Date(s) - Sat, Dec 18, 2021
7:00 pm-10:00 pm

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St. James Methodist Church


This heartwarming urban fairytale of love, loss and second chances, is “a charming, feel-good family drama,” writes Jane Rackham in Radio Times.

“Has all the hallmarks of being an enduring, evergreen seasonal classic,” writes Mark Cunliffe in Letterboxd.

“Not to be missed!” says Robert Arnold in Step2Inspire.

The tale — with shades of “It’s a Wonderful Life,” “A Christmas Carol” and “Oliver Twist” — takes us into the life of 10-year-old “Goose” (Larry Mills), who causes a series of heartrending losses due to his seemingly innocent action.

Goose lives with his parents in Manchester, England. On Christmas Eve, he hides his father’s car keys after his father, a fireman, gets called to an emergency rescue. Goose doesn’t want his dad to leave.

But Goose’s mother finds her keys and drives his dad instead.

A few minutes later, both parents are killed in a car crash.

The guilt-ridden, orphaned Goose — once bright and cheery — becomes a troubled kid supporting his enfeebled grandmother (Sorcha Cusack) through petty street crime.

Goose’s dog, Mutt — who his parents had given to him just before they drove off — is the only thing keeping the boy grounded.

Mutt gets lost the following Christmas Eve day. In Goose’s desperate search for him, he meets a mysterious, amnesia-suffering stranger named Anthony (Eddie Izzard), who knows nothing about himself other than his name, which is pinned to his coat.

Oddly, though, Anthony seems to know Goose. He also realizes that Goose and everyone else he meets have lost something. Even more oddly, Anthony has a baffling ability to help those people find what they lost.

An ensuing mystery follows, with Anthony drawing in Frank (Jason Flemyng), a former friend of Goose’s father who is now lost in life after being estranged from his family; an elderly woman who recently lost a precious bangle; an elderly doctor who lost his wife decades earlier; and a mother who lost her daughter in an accident a year earlier.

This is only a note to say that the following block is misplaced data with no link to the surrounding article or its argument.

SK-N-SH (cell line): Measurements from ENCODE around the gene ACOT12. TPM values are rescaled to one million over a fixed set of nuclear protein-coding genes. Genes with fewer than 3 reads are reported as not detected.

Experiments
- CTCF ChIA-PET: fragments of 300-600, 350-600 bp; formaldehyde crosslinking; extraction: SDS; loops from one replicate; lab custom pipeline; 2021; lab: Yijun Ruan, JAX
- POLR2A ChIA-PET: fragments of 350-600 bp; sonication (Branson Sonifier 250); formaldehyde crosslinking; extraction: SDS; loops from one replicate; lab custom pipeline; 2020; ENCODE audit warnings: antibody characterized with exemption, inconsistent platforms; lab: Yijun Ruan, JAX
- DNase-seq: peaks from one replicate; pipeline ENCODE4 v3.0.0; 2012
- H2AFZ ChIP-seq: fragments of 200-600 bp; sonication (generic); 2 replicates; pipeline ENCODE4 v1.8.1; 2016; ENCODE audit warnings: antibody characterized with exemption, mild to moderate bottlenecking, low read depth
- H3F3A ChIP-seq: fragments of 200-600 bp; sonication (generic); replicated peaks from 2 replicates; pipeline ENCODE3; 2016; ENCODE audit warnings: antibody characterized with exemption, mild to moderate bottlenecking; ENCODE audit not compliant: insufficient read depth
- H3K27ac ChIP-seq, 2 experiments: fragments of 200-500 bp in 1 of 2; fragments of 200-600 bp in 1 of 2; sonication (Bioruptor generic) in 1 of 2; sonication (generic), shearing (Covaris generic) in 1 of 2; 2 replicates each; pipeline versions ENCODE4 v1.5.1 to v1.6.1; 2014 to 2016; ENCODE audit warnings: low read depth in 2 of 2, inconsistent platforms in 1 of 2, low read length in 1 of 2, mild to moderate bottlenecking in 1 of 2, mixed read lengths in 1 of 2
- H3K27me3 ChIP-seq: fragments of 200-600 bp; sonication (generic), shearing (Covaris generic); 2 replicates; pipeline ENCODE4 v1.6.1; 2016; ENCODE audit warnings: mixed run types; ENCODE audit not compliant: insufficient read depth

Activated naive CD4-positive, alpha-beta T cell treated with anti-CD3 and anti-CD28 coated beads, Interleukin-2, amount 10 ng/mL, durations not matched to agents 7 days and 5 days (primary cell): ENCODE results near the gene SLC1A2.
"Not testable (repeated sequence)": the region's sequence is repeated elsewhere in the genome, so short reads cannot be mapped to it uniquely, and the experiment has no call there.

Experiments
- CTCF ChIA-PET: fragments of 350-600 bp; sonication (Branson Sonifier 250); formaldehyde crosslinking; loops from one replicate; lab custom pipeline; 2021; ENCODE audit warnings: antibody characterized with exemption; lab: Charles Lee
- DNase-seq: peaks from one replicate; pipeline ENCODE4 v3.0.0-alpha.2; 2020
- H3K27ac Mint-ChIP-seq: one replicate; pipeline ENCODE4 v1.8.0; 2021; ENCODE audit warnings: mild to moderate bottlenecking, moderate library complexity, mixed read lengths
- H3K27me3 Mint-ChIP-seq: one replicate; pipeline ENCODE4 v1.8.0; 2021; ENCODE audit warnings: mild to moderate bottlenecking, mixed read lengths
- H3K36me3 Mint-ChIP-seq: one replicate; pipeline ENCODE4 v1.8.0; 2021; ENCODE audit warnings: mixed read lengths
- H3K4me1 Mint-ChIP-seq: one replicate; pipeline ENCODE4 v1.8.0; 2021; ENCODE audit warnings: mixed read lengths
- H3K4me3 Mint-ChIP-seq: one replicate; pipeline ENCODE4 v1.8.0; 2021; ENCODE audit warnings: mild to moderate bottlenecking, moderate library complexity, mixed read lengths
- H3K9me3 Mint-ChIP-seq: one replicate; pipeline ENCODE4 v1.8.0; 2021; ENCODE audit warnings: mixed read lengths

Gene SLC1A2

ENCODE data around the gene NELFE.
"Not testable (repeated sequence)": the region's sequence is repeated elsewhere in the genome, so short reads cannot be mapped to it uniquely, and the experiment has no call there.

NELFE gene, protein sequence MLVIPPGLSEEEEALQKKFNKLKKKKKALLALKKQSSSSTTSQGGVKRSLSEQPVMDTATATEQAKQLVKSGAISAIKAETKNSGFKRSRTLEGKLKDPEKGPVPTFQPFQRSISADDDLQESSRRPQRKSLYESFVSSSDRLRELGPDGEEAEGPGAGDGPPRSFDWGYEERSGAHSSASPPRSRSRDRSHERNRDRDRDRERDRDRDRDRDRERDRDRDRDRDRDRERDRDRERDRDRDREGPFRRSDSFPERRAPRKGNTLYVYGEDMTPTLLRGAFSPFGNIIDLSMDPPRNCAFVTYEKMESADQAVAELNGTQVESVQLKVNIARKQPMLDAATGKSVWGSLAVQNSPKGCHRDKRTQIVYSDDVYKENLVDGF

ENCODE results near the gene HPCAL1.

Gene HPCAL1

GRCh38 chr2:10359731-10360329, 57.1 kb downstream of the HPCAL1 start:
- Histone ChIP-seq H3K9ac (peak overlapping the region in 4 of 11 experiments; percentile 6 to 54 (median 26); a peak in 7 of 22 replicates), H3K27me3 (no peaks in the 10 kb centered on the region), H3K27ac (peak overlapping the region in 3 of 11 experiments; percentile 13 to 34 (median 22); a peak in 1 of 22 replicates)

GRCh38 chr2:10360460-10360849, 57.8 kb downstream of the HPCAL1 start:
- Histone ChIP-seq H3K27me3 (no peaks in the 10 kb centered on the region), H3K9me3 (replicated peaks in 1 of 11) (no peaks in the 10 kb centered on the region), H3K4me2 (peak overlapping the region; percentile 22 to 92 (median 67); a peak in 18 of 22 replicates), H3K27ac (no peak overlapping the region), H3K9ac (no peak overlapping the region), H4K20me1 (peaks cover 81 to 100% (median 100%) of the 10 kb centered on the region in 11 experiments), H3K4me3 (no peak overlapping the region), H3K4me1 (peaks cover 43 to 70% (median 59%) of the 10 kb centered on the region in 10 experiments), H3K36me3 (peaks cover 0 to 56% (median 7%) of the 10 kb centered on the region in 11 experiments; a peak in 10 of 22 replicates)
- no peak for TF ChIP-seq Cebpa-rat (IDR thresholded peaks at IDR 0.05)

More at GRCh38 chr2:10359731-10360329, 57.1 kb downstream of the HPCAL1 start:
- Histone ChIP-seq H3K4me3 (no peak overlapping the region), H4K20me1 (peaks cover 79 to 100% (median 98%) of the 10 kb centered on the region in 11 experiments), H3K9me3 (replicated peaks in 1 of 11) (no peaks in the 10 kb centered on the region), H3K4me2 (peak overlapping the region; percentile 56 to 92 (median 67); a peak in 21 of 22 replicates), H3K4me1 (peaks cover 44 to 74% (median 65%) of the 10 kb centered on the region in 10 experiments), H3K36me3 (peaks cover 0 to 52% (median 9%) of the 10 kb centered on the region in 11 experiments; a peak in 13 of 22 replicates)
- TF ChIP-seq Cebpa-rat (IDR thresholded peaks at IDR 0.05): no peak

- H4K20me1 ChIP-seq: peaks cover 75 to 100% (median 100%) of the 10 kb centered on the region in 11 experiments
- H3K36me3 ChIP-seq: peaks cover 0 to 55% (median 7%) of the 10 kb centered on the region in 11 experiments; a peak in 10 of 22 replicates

But at the center of the mystery is Anthony himself: Who is he? How does he know nothing about himself and so much about other people? And is Anthony’s ability to find lost things real or just an illusion?

The 2011 film earned an International Emmy Award as the best made-for-TV film for children produced and premiered outside the United States.

The film’s trailer can be found on YouTube at tinyurl.com/LostChristmas-MoviesWSpirit.

The movie runs 90 minutes and is rated PG.

The screening will be followed by a facilitated discussion. Refreshments will be served.

Attendees over age 12 are asked to contribute $10 a person.

Movies With Spirit screenings comply with all federal, state and local health and safety protocols, including those of the screening venues.

Attendees of this screening are asked to wear face masks.

“Break out the tissues; this is a tearjerker,” reviewer Kimberly Vetranowrites in She Scribes. “Not throughout the film, but it does have its moments where you might find yourself misty eyed.”

The monthly Movies With Spirit series, organized by Gerry Harrington of Kingston, seeks to stimulate people’s sense of joy and wonder, inspire love and compassion, evoke a deepened understanding of people’s integral connection with others and with life itself, and support individual cultures, faith paths and beliefs while simultaneously transcending them.

The films are screened in diverse places of worship and reverence across Ulster and Dutchess counties at 7 p.m. on the third Saturday of every month. The series has no religious affiliation.

For more information about “Lost Christmas” and the rest of the series, contact Harrington at 845-389-9201 or at gerryharrington@mindspring.com. Details are also available at facebook.com/MoviesWithSpirit.